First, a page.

Warning: Elk Calving Season, Elk Can Be Aggressive
Female (cow) elk are defensive of their newly born calves. As people approach, a cow may charge and/or rear up and lash out with her front legs. For your safety, STAY 500 FEET AWAY from elk, at all times. More »
Davison Road Maintenance begins 7/7/2014. Expect delays.
Beginning July 7, road crews will be grading sections of Davison Road between the hours of 8 am and 4:30 pm. Visitors to Gold Bluffs Beach and Fern Canyon should expect 30 minute delays.
Jedediah Smith Campground sites available by reservation, ONLY.
Due to campground maintenance needs, first-come, first-served sites are currently unavailable at Jedediah Smith Campground. Until further notice, sites are a available by reservation, ONLY. More »
At any time of year, visitors to Redwood National and State Parks should be prepared for many types of weather. Dress in layers to accommodate any eventuality. Pack rain gear and wear sturdy walking shoes or hiking boots with non-slip soles—the moist rain forest and coast can be slippery.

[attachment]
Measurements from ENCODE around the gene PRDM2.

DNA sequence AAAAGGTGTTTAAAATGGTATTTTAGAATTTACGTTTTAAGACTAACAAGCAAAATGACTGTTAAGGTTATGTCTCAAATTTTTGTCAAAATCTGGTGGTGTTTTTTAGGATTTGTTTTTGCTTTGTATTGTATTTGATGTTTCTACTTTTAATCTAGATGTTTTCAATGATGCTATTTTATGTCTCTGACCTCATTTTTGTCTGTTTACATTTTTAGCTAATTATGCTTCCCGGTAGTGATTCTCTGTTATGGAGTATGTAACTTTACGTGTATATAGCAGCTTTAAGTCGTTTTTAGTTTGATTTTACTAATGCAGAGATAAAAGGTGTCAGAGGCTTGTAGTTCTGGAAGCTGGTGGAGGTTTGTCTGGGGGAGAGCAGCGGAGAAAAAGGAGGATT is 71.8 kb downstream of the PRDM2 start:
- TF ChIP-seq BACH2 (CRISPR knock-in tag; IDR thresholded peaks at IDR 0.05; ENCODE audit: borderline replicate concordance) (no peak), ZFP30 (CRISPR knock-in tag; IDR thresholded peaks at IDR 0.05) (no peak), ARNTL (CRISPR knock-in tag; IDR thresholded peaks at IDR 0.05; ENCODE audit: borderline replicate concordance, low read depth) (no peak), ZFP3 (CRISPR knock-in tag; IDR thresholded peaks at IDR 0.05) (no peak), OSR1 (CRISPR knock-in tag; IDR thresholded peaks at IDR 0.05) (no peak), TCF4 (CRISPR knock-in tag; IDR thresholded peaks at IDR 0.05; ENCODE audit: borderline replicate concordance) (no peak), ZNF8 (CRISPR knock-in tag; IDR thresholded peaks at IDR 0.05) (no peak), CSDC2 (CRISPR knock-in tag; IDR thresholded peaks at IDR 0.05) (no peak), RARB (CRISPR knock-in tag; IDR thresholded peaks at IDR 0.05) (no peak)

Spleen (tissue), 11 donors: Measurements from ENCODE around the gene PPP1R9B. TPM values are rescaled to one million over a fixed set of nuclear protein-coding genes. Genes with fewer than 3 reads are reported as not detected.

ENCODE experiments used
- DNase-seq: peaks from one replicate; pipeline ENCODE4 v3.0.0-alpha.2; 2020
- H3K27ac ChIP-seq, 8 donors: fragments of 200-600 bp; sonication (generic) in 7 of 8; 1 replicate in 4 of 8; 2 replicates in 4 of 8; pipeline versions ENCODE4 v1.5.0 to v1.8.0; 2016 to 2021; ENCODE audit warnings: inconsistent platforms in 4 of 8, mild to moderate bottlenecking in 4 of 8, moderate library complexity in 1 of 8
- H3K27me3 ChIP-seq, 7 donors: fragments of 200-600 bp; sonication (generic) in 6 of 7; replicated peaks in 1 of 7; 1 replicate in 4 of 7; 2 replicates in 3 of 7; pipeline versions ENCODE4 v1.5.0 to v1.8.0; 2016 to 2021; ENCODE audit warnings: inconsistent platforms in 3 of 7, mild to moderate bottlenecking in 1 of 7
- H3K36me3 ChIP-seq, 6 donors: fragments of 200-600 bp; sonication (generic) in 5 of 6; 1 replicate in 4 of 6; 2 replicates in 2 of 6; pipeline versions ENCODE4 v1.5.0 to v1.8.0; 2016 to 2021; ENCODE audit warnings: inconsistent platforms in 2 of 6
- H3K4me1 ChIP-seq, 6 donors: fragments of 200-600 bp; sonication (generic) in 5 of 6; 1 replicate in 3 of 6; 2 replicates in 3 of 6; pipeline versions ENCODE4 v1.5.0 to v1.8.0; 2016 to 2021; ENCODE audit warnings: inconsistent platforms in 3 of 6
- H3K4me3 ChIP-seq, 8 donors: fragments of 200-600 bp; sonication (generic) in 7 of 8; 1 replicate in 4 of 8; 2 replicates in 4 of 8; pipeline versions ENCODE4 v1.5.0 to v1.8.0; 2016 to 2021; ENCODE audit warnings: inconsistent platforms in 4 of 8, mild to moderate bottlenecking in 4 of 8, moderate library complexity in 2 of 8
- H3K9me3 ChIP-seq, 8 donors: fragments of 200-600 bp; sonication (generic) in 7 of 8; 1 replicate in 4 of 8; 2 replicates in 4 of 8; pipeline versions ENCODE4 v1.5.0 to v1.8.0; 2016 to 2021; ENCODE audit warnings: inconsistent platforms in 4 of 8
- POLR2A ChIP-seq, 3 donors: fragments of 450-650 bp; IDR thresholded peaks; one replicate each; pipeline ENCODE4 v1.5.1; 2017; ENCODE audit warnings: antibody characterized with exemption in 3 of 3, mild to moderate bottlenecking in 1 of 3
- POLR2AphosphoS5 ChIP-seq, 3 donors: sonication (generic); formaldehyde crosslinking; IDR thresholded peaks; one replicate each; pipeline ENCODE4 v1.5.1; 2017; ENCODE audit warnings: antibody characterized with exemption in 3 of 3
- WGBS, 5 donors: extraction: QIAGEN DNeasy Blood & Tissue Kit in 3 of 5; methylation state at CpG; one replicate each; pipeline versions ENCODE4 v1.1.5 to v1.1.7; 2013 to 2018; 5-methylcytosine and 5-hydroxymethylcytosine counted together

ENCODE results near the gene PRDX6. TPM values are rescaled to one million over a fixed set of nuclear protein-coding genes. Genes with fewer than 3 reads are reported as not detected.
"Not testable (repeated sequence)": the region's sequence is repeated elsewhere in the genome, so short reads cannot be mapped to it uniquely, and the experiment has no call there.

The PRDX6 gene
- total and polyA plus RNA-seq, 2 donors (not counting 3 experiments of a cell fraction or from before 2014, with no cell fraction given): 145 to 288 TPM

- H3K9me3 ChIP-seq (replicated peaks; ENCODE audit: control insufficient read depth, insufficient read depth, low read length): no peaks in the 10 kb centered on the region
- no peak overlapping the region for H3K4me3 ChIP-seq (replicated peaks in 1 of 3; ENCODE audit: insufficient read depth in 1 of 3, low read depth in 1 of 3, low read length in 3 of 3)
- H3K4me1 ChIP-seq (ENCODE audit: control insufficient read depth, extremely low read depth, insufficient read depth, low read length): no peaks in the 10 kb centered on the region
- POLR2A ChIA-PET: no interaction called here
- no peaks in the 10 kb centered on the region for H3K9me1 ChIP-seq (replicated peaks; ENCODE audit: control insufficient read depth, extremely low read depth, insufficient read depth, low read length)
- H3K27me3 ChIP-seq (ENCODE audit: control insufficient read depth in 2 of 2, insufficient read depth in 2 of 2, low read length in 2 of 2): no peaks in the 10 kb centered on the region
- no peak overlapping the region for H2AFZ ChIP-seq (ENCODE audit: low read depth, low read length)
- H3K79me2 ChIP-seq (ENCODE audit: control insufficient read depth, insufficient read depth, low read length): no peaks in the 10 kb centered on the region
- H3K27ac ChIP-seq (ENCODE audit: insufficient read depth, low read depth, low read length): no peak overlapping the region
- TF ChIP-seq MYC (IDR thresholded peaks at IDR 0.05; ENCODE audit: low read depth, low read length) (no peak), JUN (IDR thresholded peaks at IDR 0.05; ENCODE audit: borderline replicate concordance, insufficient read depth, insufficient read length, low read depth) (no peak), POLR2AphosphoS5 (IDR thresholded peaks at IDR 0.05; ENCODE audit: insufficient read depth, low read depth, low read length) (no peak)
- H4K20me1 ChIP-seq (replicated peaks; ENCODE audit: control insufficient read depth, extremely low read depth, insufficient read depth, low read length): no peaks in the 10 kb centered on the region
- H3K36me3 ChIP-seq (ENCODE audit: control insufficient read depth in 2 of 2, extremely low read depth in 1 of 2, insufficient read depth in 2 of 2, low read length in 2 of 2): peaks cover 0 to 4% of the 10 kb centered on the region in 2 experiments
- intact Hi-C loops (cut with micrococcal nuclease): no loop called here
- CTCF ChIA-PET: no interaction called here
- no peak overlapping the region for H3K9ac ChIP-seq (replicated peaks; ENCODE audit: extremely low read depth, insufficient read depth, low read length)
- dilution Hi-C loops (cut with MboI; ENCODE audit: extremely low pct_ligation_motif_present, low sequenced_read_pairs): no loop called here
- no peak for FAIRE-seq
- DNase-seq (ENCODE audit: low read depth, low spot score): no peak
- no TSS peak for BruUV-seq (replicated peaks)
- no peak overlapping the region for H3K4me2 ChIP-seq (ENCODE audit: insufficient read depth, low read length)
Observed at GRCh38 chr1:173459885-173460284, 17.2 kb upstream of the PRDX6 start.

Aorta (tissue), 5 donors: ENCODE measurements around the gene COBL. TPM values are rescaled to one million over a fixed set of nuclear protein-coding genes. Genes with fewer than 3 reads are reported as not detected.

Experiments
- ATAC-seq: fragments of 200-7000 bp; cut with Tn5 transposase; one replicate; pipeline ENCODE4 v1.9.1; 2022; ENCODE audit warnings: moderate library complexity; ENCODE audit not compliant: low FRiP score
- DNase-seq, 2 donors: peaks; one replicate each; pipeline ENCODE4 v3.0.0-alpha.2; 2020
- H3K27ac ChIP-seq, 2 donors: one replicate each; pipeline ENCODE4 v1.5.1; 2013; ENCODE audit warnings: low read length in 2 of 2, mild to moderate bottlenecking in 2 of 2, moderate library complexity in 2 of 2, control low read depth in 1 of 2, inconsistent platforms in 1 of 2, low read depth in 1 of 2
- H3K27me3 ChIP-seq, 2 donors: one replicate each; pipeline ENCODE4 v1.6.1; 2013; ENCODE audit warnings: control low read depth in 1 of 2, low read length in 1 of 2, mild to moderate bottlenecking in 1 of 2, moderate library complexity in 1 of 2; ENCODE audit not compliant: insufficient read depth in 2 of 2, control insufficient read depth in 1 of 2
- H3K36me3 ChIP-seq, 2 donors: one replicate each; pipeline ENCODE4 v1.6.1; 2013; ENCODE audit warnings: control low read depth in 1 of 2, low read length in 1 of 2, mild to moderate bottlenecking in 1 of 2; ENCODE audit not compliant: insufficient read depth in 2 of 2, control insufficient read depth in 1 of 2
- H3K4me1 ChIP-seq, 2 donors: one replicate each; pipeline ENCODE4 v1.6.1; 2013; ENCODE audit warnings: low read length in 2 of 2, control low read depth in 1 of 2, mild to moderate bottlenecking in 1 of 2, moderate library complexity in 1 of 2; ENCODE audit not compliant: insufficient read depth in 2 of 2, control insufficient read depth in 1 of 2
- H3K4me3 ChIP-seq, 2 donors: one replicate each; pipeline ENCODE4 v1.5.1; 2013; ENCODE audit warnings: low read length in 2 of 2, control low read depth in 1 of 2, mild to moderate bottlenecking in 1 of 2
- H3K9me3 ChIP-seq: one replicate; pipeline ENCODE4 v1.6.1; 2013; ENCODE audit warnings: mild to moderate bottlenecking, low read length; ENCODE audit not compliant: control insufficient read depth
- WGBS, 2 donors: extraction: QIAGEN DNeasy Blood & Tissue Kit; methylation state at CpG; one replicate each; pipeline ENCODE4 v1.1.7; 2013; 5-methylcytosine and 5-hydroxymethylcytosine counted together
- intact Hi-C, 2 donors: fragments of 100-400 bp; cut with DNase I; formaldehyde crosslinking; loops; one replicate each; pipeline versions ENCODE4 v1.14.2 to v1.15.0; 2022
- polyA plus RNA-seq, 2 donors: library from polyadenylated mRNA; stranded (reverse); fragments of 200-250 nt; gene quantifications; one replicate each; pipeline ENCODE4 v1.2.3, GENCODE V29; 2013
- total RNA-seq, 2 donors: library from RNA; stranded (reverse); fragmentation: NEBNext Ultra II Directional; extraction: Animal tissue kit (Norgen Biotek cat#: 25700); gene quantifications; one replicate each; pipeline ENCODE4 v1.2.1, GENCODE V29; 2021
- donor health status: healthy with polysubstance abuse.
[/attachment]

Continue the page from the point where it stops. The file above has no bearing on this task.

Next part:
Oceanic influences ensure fairly constant year-round temperatures along California's redwood coast: mid-40s to low-60s°F. Winters are cool with considerable precipitation. From October through April, a high pressure area sitting atop the North Pacific drives a series of storms onshore, dumping the majority 60-80 inches of annual rain over the region.
In summer, the high pressure area migrates north, taking with it the heavy clouds and storms of winter. The California Current pulls warm surface water away from the coast, bringing deeper and colder water from the ocean's depths close to shore. Where cold ocean and dry land meet, moisture is created: a narrow band of fog seeps up deeply eroded river canyons, shrouding coast redwoods in life-sustaining moisture during the drier summer. Conditions inland are generally warmer and sunnier.
Did You Know?
Gray whales migrate just offshore along the California coastline as they travel from Alaska to Baja California; a 10,000-mile round trip journey. The best time to view these 45-foot marine mammals are December/January and March/April. Watch for their spouts that are shaped like a heart.